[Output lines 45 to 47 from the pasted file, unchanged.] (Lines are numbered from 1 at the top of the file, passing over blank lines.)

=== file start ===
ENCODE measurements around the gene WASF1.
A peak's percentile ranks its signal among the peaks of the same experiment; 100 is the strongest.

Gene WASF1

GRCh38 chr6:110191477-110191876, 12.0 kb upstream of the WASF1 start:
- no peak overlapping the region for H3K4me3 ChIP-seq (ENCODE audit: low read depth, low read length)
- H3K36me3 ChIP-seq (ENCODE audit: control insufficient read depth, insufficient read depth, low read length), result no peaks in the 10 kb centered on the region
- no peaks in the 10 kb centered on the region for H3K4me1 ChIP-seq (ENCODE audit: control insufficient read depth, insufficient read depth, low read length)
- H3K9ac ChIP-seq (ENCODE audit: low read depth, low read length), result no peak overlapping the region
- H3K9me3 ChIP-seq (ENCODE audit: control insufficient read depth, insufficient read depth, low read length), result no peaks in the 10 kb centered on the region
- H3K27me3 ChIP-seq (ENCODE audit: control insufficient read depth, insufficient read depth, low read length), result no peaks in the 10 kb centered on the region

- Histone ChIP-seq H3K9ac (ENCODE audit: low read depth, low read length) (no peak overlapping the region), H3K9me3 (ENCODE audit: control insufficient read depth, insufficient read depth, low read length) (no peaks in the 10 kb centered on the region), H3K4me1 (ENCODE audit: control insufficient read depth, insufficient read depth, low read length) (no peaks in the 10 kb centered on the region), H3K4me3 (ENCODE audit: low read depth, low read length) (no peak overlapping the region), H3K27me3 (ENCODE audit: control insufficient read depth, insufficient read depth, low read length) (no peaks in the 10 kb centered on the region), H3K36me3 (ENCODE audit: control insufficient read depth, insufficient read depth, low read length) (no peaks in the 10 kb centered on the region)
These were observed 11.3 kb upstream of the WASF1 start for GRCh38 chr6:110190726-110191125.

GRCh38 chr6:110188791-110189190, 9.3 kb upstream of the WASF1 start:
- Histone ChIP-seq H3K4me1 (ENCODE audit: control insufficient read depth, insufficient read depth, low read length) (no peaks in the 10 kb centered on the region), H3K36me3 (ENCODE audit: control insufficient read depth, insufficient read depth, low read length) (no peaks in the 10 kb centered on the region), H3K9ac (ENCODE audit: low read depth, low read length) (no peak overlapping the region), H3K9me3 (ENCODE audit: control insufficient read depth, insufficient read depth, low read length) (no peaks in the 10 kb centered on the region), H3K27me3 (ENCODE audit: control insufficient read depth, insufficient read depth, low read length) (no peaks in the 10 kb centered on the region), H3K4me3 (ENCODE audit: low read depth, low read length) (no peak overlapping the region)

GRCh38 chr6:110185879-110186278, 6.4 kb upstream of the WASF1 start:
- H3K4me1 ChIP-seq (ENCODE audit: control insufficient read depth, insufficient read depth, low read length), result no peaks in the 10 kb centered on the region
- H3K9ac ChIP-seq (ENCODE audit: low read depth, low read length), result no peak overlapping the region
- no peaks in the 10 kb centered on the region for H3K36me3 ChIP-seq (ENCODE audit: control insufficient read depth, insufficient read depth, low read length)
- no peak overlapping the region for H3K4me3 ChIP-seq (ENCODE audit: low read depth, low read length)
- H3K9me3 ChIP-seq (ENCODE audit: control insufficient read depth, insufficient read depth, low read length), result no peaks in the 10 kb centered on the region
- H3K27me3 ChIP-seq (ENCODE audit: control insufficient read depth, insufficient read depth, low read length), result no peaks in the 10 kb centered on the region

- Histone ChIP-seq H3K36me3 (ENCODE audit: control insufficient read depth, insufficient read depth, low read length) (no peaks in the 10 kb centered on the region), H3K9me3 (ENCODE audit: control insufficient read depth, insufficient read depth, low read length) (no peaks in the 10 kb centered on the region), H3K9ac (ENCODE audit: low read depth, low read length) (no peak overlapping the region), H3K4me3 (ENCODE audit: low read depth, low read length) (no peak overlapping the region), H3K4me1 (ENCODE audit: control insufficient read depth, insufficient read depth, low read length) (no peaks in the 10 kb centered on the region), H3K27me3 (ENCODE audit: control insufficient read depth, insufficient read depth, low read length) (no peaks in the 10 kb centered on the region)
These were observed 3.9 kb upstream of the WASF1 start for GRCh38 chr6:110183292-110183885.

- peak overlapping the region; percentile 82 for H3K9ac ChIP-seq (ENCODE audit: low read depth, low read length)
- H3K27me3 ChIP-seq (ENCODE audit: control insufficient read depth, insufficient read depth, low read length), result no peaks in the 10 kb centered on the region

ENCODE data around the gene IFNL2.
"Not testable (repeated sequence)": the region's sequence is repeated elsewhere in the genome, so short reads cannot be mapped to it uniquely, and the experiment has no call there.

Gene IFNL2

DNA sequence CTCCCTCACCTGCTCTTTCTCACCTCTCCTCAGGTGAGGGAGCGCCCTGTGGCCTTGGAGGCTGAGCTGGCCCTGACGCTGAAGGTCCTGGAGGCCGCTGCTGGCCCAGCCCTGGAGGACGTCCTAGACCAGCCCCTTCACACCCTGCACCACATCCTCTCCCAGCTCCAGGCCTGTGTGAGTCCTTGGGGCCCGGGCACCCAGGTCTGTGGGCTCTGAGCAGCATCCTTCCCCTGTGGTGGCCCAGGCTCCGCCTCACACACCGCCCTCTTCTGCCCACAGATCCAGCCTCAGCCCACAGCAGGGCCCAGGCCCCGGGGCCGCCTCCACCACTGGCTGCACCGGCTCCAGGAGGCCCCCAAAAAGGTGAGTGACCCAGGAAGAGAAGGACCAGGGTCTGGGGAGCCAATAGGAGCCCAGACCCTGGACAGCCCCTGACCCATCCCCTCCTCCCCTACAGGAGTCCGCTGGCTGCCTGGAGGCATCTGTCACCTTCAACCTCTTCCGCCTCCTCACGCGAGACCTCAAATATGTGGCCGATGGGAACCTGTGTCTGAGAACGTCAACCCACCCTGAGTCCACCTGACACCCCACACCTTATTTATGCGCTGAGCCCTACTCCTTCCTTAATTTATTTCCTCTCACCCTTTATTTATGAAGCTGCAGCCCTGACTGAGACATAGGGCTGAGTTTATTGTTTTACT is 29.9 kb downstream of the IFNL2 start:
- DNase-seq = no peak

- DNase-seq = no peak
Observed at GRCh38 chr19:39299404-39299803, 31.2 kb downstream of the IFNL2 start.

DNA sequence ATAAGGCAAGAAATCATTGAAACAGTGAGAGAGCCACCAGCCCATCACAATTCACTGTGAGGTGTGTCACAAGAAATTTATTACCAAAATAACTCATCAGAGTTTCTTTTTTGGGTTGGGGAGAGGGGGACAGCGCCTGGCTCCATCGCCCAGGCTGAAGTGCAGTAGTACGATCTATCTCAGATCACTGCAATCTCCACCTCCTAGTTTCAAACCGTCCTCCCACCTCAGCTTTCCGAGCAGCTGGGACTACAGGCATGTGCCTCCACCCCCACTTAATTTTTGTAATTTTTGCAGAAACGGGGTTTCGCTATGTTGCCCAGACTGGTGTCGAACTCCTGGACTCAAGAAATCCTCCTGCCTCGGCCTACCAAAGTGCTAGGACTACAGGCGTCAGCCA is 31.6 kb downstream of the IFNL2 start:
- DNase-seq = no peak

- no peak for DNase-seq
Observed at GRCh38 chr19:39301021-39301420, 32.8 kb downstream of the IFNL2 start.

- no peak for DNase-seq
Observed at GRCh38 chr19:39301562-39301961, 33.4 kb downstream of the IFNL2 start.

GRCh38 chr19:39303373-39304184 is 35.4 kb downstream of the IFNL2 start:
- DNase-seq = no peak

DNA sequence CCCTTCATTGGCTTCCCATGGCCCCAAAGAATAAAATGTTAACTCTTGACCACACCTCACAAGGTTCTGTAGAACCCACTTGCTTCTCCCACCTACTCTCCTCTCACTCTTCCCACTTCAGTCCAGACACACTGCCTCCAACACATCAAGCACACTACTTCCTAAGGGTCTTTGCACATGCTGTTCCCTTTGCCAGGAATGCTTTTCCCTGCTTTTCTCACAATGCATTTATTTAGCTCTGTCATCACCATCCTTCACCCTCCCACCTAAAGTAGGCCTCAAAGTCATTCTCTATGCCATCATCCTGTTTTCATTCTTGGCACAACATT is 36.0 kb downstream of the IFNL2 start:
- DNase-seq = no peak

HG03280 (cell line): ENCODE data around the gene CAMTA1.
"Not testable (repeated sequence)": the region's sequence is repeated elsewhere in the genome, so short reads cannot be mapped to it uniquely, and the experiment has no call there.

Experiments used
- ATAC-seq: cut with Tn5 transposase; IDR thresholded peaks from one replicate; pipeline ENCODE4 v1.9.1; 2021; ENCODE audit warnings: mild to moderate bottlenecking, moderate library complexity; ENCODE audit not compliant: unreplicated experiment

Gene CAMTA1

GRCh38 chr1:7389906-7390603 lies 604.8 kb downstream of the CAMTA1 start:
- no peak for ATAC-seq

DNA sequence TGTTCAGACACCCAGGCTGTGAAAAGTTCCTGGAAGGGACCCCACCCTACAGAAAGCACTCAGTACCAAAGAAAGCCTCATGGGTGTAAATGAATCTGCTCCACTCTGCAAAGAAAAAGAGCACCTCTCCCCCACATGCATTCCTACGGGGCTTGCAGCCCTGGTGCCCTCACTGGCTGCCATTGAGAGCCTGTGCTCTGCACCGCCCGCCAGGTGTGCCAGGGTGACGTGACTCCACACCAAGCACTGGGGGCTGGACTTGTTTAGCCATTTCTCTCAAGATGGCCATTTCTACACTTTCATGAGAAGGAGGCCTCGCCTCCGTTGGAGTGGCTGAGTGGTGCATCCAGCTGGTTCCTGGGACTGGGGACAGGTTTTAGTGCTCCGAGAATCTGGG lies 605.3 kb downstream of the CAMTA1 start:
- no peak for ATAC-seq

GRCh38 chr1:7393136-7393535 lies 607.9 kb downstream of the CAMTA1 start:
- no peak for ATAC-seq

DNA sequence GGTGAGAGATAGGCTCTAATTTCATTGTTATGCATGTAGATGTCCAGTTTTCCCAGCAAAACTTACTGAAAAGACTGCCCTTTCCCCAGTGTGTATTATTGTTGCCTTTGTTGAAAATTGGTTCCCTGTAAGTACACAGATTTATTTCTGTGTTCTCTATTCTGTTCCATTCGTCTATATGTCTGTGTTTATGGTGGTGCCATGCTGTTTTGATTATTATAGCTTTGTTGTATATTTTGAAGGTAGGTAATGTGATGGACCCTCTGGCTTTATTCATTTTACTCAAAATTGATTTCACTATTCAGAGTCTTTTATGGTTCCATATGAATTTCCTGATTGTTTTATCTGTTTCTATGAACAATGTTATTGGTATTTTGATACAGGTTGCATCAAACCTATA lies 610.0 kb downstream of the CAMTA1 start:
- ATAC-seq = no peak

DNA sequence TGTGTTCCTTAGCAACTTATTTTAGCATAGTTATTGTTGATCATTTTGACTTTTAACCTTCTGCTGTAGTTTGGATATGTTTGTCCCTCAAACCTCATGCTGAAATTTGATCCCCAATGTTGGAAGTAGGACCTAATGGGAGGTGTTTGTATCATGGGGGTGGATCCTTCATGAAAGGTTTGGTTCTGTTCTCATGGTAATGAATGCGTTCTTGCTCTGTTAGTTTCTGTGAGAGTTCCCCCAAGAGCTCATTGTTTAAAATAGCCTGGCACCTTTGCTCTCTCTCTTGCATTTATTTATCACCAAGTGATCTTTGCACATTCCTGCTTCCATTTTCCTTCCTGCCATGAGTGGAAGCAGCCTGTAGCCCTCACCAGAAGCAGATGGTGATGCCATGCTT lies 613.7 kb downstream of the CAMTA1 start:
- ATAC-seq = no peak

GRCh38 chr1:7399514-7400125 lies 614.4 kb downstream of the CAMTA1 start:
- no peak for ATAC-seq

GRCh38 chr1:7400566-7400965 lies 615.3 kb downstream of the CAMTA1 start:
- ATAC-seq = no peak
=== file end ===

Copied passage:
Experiments used
- ATAC-seq: cut with Tn5 transposase; IDR thresholded peaks from one replicate; pipeline ENCODE4 v1.9.1; 2021; ENCODE audit warnings: mild to moderate bottlenecking, moderate library complexity; ENCODE audit not compliant: unreplicated experiment

Gene CAMTA1